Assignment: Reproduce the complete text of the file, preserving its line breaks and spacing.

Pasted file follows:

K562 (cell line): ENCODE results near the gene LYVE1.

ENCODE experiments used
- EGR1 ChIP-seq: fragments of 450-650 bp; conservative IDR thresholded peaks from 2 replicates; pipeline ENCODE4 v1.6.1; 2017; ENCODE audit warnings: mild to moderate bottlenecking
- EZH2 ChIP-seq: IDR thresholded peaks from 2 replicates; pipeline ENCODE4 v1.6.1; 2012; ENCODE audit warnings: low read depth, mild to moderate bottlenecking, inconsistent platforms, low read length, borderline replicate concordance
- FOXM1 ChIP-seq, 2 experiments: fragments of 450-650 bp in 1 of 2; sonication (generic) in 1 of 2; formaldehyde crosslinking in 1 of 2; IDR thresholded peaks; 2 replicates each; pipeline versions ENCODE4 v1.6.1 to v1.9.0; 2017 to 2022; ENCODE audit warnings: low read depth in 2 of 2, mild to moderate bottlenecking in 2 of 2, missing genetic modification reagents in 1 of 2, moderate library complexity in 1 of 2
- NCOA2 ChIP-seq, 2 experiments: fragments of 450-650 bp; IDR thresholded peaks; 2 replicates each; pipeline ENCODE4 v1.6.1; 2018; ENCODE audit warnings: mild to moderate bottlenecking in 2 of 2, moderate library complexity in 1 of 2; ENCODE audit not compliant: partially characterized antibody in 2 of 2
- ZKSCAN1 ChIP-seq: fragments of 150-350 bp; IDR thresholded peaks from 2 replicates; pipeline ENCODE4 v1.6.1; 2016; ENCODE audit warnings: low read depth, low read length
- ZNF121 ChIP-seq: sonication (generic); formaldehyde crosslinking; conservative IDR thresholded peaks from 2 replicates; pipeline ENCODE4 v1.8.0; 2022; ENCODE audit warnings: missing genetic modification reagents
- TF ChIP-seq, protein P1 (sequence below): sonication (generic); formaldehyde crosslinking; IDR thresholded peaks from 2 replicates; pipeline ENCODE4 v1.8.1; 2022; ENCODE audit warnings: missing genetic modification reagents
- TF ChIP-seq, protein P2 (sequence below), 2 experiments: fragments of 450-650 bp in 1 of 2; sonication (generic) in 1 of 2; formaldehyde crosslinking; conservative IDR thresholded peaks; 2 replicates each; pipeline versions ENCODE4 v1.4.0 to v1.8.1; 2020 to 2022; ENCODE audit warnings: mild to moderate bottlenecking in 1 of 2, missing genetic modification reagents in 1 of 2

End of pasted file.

K562 (cell line): ENCODE results near the gene LYVE1.

ENCODE experiments used
- EGR1 ChIP-seq: fragments of 450-650 bp; conservative IDR thresholded peaks from 2 replicates; pipeline ENCODE4 v1.6.1; 2017; ENCODE audit warnings: mild to moderate bottlenecking
- EZH2 ChIP-seq: IDR thresholded peaks from 2 replicates; pipeline ENCODE4 v1.6.1; 2012; ENCODE audit warnings: low read depth, mild to moderate bottlenecking, inconsistent platforms, low read length, borderline replicate concordance
- FOXM1 ChIP-seq, 2 experiments: fragments of 450-650 bp in 1 of 2; sonication (generic) in 1 of 2; formaldehyde crosslinking in 1 of 2; IDR thresholded peaks; 2 replicates each; pipeline versions ENCODE4 v1.6.1 to v1.9.0; 2017 to 2022; ENCODE audit warnings: low read depth in 2 of 2, mild to moderate bottlenecking in 2 of 2, missing genetic modification reagents in 1 of 2, moderate library complexity in 1 of 2
- NCOA2 ChIP-seq, 2 experiments: fragments of 450-650 bp; IDR thresholded peaks; 2 replicates each; pipeline ENCODE4 v1.6.1; 2018; ENCODE audit warnings: mild to moderate bottlenecking in 2 of 2, moderate library complexity in 1 of 2; ENCODE audit not compliant: partially characterized antibody in 2 of 2
- ZKSCAN1 ChIP-seq: fragments of 150-350 bp; IDR thresholded peaks from 2 replicates; pipeline ENCODE4 v1.6.1; 2016; ENCODE audit warnings: low read depth, low read length
- ZNF121 ChIP-seq: sonication (generic); formaldehyde crosslinking; conservative IDR thresholded peaks from 2 replicates; pipeline ENCODE4 v1.8.0; 2022; ENCODE audit warnings: missing genetic modification reagents
- TF ChIP-seq, protein P1 (sequence below): sonication (generic); formaldehyde crosslinking; IDR thresholded peaks from 2 replicates; pipeline ENCODE4 v1.8.1; 2022; ENCODE audit warnings: missing genetic modification reagents
- TF ChIP-seq, protein P2 (sequence below), 2 experiments: fragments of 450-650 bp in 1 of 2; sonication (generic) in 1 of 2; formaldehyde crosslinking; conservative IDR thresholded peaks; 2 replicates each; pipeline versions ENCODE4 v1.4.0 to v1.8.1; 2020 to 2022; ENCODE audit warnings: mild to moderate bottlenecking in 1 of 2, missing genetic modification reagents in 1 of 2